What did young women like Doris Sparrell (1892-1985) who lived in Massachusetts, USA do for entertainment as "teenagers"?
The ideal source for information on how a particular person spent her time at a particular time and place will be her diary -- an original record made by the participant immediately after the event.
Sadly, few of us have the luxury of access to such a source and are forced to rely upon accounts of what was "typical" of the community. A local newspaper will contain reports of the activities undertaken by young people in the area and may even include references to individual names. Do not overlook advertisements as excellent indicators of what was happening in the area.
Published histories of the town or county frequently include "colour" by using extracts from those same newspapers or other contemporary documents to illustrate the broader trends in employment, education and recreation across time.
Of course, whether a particular individual took part in those activities depends upon the extent to which she was "typical" of her place and time. The enormous variations with location and time are overlain with socio-economic factors. If the person you are researching was the sole support of a widowed mother and several younger siblings in the period 1905-1913 then there is a very high probability that what she did was WORK long and hard and then for entertainment she slept. On the other hand, a young lady in a comfortable middle-class family might have read widely, played music and sang, or produced beautifully embroidered pieces of fancywork.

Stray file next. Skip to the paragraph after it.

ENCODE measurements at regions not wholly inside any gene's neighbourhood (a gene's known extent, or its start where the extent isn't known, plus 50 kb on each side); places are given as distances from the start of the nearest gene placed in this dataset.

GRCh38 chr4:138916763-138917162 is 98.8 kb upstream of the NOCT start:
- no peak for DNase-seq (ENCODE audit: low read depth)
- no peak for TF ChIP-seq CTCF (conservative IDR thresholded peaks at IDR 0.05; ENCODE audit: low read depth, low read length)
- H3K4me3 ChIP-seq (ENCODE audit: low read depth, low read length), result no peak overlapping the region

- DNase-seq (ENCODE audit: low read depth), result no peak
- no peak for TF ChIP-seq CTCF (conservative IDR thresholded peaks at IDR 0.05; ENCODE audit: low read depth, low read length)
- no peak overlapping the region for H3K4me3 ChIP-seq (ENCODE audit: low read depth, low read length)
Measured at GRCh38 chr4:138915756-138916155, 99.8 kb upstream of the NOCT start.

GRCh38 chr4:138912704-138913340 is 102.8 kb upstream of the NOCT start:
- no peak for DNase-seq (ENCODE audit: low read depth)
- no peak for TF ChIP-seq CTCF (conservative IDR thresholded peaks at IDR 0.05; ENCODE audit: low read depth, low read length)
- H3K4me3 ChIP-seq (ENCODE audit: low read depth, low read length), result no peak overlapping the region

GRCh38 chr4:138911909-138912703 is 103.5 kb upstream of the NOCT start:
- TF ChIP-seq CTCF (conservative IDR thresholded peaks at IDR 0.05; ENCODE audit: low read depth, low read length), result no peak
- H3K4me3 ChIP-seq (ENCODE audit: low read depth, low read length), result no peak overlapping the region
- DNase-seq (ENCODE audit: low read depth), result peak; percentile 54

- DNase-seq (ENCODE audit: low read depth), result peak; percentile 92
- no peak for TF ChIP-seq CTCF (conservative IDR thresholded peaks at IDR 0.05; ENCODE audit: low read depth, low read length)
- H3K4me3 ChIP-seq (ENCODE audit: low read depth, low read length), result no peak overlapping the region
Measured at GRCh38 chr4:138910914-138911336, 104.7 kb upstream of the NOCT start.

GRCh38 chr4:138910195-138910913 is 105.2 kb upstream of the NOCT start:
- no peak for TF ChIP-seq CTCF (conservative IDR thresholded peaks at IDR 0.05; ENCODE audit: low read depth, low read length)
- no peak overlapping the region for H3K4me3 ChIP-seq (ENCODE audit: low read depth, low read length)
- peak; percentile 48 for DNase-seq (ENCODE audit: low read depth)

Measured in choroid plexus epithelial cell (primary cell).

You have highlighted the fact to get a fully rounded picture of the life of an ancestor we need to collect a wide range of information across several dimensions of his or her life. Any single, simple answer is almost certainly inadequate or even misleading.
The following was found in an article in the Cambridge Sentinel (Volume 6, Number 31, 19 June 1909) that is available online thru the Cambridge Public library:
Tuesday evening a large sized audience attended the entertainment in the vestry of the Universalist church, given by the young ladies of the Y. P. C. U. … The little comedy, "No Men Wanted," was liberally interspersed with jokes and caused much laughter. The characters were Isabel Granger, Doris Sparrell; Elizabeth Rawley, Elfreda Veazie; maid, Corrinne Thies. Masters Raymond and Frankie Thies made a decided hit with their songs, as did also Miss Mabel Butler, who played the overture and officiated at the piano.
The newspaper shows the play as ‘No Meu Wanted’ but I believe it was actually “No Men Wanted”, A Sketch in One Act, published in Baker’s Edition of Plays in 1903.